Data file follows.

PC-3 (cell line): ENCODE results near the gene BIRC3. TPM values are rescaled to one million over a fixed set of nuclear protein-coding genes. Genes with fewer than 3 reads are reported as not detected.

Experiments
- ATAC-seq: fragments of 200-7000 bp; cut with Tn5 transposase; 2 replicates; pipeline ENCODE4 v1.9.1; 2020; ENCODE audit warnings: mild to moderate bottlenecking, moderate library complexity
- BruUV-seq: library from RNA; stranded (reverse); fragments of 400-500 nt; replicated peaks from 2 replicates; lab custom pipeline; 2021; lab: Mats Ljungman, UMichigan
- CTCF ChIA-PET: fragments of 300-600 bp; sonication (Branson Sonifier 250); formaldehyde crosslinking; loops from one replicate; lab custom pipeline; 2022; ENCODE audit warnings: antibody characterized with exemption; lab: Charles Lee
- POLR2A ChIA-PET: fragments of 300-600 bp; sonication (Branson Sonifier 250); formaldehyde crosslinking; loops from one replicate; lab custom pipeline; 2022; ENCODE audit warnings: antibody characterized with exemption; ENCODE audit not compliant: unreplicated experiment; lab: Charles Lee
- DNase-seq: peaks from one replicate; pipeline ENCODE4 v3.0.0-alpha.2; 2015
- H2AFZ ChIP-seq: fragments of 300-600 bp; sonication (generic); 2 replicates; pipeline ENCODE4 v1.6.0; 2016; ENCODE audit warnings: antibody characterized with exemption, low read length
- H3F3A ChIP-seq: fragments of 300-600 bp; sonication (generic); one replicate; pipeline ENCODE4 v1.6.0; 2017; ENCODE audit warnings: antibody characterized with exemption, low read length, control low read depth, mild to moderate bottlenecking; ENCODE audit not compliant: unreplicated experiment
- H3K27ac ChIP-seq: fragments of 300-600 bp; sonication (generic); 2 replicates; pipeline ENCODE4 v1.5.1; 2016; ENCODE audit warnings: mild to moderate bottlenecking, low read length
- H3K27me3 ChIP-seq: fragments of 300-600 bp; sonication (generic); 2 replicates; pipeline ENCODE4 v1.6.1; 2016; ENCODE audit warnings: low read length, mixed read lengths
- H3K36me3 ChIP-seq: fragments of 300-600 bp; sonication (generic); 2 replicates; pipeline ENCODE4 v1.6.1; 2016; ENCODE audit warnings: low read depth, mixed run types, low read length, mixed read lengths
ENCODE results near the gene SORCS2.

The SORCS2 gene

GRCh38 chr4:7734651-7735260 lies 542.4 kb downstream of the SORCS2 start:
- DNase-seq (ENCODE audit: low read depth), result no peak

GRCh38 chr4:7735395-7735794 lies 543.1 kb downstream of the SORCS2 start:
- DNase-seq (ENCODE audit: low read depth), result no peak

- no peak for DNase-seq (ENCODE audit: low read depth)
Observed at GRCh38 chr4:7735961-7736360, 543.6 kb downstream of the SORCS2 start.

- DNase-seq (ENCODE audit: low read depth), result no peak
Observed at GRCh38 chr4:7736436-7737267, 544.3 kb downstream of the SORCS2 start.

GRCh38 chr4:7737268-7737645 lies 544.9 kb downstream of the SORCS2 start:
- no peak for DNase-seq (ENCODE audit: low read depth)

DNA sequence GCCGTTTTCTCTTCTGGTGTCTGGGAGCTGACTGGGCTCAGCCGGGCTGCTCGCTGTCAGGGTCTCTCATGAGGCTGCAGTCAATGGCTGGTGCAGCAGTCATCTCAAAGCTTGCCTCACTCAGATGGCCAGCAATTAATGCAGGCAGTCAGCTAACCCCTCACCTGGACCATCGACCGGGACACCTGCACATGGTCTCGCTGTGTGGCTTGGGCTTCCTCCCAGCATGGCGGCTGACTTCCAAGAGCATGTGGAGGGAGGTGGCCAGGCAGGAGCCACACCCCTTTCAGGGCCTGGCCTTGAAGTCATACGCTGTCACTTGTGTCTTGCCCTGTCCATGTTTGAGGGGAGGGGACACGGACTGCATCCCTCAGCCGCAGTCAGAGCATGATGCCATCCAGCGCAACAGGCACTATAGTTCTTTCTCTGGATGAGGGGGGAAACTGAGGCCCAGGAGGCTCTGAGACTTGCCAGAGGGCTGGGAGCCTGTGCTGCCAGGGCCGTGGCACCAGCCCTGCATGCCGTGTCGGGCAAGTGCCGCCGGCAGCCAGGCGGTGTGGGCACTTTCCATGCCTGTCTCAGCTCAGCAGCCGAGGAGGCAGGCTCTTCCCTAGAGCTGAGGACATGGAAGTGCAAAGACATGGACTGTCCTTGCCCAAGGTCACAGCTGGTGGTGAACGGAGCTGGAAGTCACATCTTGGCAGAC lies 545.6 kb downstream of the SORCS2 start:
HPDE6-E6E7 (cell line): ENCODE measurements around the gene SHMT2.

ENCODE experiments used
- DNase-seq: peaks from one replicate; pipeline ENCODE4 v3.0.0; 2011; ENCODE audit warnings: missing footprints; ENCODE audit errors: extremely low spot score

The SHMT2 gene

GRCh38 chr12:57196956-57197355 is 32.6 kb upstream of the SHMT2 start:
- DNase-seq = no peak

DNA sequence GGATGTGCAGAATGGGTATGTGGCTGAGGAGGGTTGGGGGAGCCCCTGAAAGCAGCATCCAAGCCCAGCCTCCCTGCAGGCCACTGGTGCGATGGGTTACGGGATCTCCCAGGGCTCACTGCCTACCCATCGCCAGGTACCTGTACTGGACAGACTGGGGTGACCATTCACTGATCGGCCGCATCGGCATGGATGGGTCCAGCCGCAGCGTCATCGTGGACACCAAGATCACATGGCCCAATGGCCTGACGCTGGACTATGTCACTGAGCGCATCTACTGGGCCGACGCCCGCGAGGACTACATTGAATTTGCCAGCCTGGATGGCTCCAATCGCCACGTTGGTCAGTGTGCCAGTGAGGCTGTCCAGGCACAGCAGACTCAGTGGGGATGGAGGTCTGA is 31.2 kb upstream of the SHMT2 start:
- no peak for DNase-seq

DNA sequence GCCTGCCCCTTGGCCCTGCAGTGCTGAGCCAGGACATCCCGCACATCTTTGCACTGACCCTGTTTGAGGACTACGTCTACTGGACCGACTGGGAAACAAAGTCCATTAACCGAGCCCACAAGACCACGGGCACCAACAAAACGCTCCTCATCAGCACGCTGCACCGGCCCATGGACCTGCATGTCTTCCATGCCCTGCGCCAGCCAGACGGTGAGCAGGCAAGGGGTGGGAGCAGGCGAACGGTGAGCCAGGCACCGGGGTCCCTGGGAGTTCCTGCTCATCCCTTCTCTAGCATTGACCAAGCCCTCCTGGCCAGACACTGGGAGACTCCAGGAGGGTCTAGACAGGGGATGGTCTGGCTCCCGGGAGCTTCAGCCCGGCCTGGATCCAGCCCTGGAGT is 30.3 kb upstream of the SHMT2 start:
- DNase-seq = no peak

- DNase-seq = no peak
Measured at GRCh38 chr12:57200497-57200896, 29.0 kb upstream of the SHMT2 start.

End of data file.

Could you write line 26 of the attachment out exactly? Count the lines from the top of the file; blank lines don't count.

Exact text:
HPDE6-E6E7 (cell line): ENCODE measurements around the gene SHMT2.